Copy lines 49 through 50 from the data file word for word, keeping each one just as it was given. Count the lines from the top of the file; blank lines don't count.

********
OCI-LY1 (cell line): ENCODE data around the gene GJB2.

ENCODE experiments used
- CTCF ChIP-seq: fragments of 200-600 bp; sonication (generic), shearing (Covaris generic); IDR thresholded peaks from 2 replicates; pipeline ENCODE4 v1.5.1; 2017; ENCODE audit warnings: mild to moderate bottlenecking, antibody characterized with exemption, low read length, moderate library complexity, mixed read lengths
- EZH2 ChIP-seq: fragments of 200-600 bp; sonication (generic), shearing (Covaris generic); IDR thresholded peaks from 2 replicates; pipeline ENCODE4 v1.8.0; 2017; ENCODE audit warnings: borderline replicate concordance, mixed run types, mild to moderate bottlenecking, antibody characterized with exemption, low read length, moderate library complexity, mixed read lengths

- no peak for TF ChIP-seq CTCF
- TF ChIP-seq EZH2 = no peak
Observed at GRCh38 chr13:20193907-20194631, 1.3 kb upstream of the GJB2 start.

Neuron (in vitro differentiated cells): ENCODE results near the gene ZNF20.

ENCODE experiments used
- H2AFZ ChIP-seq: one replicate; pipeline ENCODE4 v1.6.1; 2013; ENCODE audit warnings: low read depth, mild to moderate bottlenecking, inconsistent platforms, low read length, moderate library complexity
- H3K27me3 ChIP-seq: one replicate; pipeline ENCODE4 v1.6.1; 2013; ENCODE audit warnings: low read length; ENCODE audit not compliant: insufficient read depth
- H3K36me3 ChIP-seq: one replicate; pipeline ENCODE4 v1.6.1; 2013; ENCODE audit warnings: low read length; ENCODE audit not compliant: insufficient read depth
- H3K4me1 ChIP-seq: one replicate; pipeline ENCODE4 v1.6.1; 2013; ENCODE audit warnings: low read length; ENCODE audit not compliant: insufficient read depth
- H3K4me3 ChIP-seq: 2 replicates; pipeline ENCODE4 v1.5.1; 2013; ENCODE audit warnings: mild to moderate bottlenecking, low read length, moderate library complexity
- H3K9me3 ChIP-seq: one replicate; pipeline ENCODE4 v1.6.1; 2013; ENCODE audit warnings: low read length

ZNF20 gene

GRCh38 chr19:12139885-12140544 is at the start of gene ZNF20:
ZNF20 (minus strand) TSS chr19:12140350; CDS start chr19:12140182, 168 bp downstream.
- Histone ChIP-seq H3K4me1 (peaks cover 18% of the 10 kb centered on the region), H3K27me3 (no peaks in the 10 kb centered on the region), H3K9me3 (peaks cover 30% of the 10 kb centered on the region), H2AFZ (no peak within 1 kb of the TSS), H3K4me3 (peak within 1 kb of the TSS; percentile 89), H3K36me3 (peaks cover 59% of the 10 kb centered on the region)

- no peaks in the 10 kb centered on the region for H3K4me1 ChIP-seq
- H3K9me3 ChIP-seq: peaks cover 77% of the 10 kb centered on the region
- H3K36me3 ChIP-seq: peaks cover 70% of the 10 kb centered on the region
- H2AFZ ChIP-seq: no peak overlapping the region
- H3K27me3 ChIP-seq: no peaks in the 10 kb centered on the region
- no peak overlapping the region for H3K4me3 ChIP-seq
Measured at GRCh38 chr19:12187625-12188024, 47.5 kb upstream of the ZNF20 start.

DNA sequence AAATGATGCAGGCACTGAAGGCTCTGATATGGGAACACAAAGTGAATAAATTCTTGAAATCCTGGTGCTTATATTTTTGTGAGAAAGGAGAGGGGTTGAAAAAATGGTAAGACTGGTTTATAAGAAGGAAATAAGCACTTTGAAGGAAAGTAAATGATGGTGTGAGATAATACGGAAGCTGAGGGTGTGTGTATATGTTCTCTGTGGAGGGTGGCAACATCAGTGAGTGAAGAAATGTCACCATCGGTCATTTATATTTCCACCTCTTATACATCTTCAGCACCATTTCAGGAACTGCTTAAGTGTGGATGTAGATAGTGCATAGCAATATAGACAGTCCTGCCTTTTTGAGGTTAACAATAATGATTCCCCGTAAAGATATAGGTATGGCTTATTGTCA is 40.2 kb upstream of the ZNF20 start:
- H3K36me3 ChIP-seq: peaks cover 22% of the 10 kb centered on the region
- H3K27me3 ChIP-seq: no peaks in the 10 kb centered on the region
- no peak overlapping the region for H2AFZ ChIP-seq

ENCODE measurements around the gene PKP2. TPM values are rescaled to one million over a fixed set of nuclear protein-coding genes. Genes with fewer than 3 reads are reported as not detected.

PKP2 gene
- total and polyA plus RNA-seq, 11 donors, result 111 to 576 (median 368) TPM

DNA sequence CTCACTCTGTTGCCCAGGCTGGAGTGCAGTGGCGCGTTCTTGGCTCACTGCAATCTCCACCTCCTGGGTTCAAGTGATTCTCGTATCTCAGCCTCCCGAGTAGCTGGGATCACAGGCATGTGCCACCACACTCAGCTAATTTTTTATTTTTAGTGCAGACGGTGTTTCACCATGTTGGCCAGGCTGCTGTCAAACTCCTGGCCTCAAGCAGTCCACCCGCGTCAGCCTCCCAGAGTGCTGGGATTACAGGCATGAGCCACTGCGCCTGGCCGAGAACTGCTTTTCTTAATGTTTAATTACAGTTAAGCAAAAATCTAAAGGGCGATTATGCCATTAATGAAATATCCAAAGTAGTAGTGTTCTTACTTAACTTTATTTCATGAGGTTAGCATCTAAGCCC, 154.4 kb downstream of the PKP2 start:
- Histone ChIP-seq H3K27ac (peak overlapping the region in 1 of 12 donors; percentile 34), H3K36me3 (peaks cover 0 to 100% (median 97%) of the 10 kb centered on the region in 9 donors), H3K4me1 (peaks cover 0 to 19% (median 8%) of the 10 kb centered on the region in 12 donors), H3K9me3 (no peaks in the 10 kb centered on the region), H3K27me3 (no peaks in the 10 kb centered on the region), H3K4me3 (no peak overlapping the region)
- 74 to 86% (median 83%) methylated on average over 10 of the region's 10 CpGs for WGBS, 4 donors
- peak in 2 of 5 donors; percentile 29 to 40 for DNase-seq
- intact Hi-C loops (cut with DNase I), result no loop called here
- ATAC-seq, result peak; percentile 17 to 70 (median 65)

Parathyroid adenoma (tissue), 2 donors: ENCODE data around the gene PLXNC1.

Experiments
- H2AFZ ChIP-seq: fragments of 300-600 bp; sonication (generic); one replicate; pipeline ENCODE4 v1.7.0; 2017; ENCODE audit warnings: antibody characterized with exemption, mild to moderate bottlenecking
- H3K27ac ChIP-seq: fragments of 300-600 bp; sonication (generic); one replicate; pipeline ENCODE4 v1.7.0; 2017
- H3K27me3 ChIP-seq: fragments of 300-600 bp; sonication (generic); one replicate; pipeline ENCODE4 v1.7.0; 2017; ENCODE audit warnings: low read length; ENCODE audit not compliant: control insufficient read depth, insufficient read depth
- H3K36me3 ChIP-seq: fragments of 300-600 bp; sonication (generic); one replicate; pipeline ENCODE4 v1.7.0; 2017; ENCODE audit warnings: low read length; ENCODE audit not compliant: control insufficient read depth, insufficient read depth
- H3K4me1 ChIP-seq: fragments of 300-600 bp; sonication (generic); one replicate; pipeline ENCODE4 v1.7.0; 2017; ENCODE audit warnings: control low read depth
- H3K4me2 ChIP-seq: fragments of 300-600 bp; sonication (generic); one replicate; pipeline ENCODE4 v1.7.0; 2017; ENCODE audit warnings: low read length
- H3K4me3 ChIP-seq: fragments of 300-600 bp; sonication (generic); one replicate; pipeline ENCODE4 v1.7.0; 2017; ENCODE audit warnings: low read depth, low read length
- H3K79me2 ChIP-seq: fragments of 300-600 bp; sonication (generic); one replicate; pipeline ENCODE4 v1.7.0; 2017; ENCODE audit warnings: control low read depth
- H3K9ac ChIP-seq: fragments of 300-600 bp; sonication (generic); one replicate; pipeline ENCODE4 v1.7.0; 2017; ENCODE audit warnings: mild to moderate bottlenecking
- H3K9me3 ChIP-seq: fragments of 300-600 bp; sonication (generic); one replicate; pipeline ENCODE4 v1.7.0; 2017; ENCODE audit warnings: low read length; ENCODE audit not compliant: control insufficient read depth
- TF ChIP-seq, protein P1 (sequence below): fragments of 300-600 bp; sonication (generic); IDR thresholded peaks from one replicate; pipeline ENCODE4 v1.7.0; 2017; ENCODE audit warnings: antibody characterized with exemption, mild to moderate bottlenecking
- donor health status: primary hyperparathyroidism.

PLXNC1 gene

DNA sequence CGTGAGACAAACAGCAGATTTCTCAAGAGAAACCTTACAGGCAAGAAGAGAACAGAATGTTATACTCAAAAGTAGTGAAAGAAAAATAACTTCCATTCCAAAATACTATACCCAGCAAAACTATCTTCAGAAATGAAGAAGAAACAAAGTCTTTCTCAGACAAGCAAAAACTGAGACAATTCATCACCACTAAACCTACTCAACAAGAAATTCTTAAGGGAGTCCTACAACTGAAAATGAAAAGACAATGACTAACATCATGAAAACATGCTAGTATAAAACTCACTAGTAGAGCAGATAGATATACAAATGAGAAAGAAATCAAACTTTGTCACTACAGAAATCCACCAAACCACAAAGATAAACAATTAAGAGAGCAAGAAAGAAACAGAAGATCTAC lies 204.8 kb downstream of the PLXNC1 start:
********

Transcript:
- H3K79me2 ChIP-seq: fragments of 300-600 bp; sonication (generic); one replicate; pipeline ENCODE4 v1.7.0; 2017; ENCODE audit warnings: control low read depth
- H3K9ac ChIP-seq: fragments of 300-600 bp; sonication (generic); one replicate; pipeline ENCODE4 v1.7.0; 2017; ENCODE audit warnings: mild to moderate bottlenecking